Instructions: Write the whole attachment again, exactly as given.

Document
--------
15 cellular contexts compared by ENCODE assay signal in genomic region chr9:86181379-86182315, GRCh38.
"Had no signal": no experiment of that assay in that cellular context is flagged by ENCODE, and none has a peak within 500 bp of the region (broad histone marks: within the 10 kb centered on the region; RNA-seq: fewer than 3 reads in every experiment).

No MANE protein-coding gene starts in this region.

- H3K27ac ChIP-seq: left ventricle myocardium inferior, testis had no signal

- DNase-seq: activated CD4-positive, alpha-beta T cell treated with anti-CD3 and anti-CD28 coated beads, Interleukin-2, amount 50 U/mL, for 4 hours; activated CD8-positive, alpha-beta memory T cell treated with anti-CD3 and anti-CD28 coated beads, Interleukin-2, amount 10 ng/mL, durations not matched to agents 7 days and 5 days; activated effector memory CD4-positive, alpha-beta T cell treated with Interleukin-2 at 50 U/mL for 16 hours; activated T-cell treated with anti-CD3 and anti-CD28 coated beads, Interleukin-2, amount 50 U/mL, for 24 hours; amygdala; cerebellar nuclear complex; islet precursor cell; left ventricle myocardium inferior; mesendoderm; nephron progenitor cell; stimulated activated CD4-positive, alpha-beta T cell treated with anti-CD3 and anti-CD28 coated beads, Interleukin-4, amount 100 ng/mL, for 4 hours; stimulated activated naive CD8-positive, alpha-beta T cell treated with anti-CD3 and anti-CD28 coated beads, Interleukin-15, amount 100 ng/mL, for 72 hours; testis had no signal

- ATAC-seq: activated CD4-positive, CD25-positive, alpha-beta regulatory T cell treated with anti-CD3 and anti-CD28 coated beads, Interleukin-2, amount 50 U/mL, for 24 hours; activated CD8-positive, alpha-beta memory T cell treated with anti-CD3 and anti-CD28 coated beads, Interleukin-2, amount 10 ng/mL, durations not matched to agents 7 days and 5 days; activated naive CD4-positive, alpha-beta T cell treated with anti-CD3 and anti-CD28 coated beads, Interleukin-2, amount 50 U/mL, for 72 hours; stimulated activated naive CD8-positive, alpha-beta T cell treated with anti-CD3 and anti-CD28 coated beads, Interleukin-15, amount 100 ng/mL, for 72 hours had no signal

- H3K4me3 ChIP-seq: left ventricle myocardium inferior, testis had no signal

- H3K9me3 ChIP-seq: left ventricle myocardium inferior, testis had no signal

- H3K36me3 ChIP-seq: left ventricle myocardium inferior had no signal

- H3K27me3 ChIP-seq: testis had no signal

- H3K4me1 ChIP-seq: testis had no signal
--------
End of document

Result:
15 cellular contexts compared by ENCODE assay signal in genomic region chr9:86181379-86182315, GRCh38.
"Had no signal": no experiment of that assay in that cellular context is flagged by ENCODE, and none has a peak within 500 bp of the region (broad histone marks: within the 10 kb centered on the region; RNA-seq: fewer than 3 reads in every experiment).

No MANE protein-coding gene starts in this region.

- H3K27ac ChIP-seq: left ventricle myocardium inferior, testis had no signal

- DNase-seq: activated CD4-positive, alpha-beta T cell treated with anti-CD3 and anti-CD28 coated beads, Interleukin-2, amount 50 U/mL, for 4 hours; activated CD8-positive, alpha-beta memory T cell treated with anti-CD3 and anti-CD28 coated beads, Interleukin-2, amount 10 ng/mL, durations not matched to agents 7 days and 5 days; activated effector memory CD4-positive, alpha-beta T cell treated with Interleukin-2 at 50 U/mL for 16 hours; activated T-cell treated with anti-CD3 and anti-CD28 coated beads, Interleukin-2, amount 50 U/mL, for 24 hours; amygdala; cerebellar nuclear complex; islet precursor cell; left ventricle myocardium inferior; mesendoderm; nephron progenitor cell; stimulated activated CD4-positive, alpha-beta T cell treated with anti-CD3 and anti-CD28 coated beads, Interleukin-4, amount 100 ng/mL, for 4 hours; stimulated activated naive CD8-positive, alpha-beta T cell treated with anti-CD3 and anti-CD28 coated beads, Interleukin-15, amount 100 ng/mL, for 72 hours; testis had no signal

- ATAC-seq: activated CD4-positive, CD25-positive, alpha-beta regulatory T cell treated with anti-CD3 and anti-CD28 coated beads, Interleukin-2, amount 50 U/mL, for 24 hours; activated CD8-positive, alpha-beta memory T cell treated with anti-CD3 and anti-CD28 coated beads, Interleukin-2, amount 10 ng/mL, durations not matched to agents 7 days and 5 days; activated naive CD4-positive, alpha-beta T cell treated with anti-CD3 and anti-CD28 coated beads, Interleukin-2, amount 50 U/mL, for 72 hours; stimulated activated naive CD8-positive, alpha-beta T cell treated with anti-CD3 and anti-CD28 coated beads, Interleukin-15, amount 100 ng/mL, for 72 hours had no signal

- H3K4me3 ChIP-seq: left ventricle myocardium inferior, testis had no signal

- H3K9me3 ChIP-seq: left ventricle myocardium inferior, testis had no signal

- H3K36me3 ChIP-seq: left ventricle myocardium inferior had no signal

- H3K27me3 ChIP-seq: testis had no signal

- H3K4me1 ChIP-seq: testis had no signal